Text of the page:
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Decision-making (DM) is a component of executive functioning. DM is essential to make proper decisions regarding important life and health issues. DM can be impaired in cognitive disorders among older adults, but current literature is scarce. The aim of this study was to evaluate the DM profile in participants with and without cognitive impairment.
Cross-sectional analysis of a cohort study on cognitive aging.
143 older adults.
University-based memory clinic.
Patients comprised three groups after inclusion and exclusion criteria: healthy controls (n=29), mild cognitive impairment (n=81) and dementia (n=33). Participants were evaluated using an extensive neuropsychological protocol. DM profile was evaluated by the Melbourne Decision Making Questionnaire. Multinomial logistic regression was used to evaluate associations between age, sex, educational level, estimated intelligence quotient (IQ), cognitive disorders, depressive or anxiety symptoms, and the DM profiles.
The most prevalent DM profile was the vigilant type, having a prevalence of 64.3%. The vigilant profile also predominated in all three groups. The multinomial logistic regression showed that the avoidance profile (i.e. buck-passing) was associated with a greater presence of dementia (p=0.046) and depressive symptoms (p=0.024), but with less anxious symptoms (p=0.047). The procrastination profile was also associated with depressive symptoms (p=0.048). Finally, the hypervigilant profile was associated with a lower pre-morbid IQ (p=0.007).
Older adults with cognitive impairment tended to make more unfavorable choices and have a more dysfunctional DM profile compared to healthy elders.
The aim of the present study was to evaluate the association between depression and SSRI monotherapy and frailty both baseline and prospectively in older adults.
Prospective cohort study, 12-month follow-up.
Geriatric outpatient clinic in São Paulo, Brazil.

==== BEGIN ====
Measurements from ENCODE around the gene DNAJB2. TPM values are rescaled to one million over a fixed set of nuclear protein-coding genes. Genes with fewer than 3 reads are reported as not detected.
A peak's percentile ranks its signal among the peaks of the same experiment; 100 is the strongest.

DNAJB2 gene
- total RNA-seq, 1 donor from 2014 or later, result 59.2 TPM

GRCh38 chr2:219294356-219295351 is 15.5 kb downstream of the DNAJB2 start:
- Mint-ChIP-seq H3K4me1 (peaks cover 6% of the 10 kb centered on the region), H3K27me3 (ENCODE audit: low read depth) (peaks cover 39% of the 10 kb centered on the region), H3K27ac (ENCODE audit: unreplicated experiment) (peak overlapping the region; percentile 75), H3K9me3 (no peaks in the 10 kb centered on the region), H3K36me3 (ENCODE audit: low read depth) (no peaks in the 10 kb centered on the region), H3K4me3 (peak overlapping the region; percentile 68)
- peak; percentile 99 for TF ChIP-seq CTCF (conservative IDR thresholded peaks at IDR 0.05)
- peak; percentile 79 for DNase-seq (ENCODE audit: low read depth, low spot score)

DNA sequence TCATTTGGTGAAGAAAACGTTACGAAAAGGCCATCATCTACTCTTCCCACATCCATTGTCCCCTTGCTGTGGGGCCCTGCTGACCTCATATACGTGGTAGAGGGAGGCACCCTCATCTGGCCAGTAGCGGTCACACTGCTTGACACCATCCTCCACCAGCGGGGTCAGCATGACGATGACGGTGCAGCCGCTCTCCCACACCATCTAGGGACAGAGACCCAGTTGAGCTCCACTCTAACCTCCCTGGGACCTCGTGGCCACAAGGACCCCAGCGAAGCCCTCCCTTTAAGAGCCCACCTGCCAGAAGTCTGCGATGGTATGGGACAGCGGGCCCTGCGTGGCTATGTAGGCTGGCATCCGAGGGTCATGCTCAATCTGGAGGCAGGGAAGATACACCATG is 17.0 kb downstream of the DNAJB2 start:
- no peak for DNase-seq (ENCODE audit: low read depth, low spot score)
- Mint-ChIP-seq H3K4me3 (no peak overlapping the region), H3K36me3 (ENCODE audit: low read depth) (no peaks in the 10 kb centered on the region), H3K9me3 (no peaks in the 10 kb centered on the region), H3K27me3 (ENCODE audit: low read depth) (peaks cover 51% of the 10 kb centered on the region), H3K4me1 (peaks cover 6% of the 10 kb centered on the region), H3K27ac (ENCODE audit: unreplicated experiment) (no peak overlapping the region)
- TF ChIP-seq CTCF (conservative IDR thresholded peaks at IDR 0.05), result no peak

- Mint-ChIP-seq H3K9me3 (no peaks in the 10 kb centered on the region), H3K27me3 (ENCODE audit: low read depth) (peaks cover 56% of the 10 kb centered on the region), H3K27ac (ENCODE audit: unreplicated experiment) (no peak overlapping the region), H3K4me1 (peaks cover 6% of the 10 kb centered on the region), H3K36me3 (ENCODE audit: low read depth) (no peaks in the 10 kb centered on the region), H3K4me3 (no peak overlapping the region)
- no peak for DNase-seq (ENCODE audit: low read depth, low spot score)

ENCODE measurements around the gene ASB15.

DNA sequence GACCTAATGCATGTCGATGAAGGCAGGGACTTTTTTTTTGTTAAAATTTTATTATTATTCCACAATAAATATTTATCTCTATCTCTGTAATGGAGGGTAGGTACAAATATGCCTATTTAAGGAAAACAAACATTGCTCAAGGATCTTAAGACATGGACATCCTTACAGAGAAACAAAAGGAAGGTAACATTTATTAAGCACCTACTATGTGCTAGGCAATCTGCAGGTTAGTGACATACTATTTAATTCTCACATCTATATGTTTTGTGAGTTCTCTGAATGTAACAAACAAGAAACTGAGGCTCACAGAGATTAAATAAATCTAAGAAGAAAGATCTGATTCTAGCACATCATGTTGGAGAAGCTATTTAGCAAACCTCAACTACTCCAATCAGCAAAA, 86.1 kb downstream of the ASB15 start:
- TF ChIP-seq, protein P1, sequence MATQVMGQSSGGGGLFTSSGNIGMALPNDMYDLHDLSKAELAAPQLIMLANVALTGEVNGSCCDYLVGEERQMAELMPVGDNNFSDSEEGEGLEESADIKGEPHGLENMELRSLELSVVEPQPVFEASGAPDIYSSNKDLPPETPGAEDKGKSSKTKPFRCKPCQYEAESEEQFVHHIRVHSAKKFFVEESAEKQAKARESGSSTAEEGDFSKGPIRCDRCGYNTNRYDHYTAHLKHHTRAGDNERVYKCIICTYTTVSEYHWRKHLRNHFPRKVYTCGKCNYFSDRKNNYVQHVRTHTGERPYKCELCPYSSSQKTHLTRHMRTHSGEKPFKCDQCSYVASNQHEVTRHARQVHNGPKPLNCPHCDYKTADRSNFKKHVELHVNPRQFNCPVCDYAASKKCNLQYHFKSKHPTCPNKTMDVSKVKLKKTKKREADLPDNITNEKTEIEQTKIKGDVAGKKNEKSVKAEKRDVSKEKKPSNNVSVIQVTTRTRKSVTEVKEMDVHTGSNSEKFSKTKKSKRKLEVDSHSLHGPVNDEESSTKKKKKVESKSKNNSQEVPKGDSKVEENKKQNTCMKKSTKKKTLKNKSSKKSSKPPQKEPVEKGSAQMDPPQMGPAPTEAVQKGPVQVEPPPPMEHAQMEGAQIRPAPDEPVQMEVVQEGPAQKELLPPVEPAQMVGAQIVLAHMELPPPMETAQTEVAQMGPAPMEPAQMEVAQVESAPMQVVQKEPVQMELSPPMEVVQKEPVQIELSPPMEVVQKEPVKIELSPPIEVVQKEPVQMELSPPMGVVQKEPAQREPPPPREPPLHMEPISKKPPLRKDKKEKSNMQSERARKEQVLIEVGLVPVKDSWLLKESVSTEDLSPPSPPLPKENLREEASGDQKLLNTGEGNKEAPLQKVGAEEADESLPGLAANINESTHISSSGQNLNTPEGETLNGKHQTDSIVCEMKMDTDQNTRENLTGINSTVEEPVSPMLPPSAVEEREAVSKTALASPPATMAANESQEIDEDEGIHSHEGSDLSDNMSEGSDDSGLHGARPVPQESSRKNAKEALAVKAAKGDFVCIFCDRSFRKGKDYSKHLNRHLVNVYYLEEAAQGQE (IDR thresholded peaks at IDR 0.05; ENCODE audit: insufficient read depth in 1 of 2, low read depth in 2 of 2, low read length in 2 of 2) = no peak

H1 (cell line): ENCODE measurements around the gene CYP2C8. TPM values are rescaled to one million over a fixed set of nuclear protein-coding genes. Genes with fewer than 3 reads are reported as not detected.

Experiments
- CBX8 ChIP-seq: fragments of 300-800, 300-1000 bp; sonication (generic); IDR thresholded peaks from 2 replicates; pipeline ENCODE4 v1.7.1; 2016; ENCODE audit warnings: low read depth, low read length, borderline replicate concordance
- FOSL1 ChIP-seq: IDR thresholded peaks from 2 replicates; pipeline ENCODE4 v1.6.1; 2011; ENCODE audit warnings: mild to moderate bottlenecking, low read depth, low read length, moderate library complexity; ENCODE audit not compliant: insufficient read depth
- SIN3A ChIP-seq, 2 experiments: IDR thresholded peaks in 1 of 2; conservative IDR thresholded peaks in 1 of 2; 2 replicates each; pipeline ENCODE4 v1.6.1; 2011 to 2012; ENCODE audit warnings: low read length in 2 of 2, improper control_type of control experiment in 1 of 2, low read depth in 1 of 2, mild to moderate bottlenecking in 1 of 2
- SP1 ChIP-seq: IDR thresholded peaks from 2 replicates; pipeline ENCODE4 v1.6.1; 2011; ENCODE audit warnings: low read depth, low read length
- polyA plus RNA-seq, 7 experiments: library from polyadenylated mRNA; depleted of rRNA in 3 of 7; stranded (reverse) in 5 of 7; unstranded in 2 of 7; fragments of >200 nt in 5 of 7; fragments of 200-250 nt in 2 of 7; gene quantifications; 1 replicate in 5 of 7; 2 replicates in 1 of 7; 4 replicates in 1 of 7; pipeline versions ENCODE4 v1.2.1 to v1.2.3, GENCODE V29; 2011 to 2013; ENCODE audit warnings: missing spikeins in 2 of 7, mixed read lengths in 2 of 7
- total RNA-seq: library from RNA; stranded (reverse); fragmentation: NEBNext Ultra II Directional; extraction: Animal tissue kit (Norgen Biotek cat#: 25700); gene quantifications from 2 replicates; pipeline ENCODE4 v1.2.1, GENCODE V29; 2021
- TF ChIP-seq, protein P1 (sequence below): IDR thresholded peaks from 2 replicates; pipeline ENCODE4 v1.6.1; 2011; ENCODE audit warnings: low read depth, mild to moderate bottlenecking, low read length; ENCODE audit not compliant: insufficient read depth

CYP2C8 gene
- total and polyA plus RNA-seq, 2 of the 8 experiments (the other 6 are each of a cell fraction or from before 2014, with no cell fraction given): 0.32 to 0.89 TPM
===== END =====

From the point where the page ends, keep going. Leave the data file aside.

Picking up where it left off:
A total of 811 elderly adults aged 60 or older.
Depression was diagnosed as follows: (1) a diagnosis of major depression disorder (MDD) according to DSM-5; or (2) an incomplete diagnosis of MDD, referred to as minor or subsyndromic depression, plus Geriatric Depression Scale 15-itens ≥ 6 points, and social or functional impairment secondary to depressive symptoms and observed by relatives. Frailty evaluation was performed through the FRAIL questionnaire, which is a self-rated scale. Trained investigators blinded to the baseline assessment conducted telephone calls to evaluate frailty after 12-month follow-up. The association between depression and the use of SSRI with frailty was estimated through a generalized estimating equation adjusted for age, gender, total drugs, and number of comorbidities.
Depression with SSRI use was associated with frailty at baseline (OR 2.82, 95% CI = 1.69–4.69) and after 12 months (OR 2.75, 95% CI = 1.84–4.11). Additionally, depression with SSRI monotherapy was also associated with FRAIL subdomains Physical Performance (OR 1.99, 95% CI = 1.29–3.07) and Health Status (OR 4.64, 95% CI = 2.11–10.21). SSRI use, without significant depressive symptoms, was associated with subdomain Health Status (OR 1.52, 95% CI = 1.04–2.23).
It appears that depression with SSRI is associated to frailty, and this association cannot be explained only by antidepressant use.
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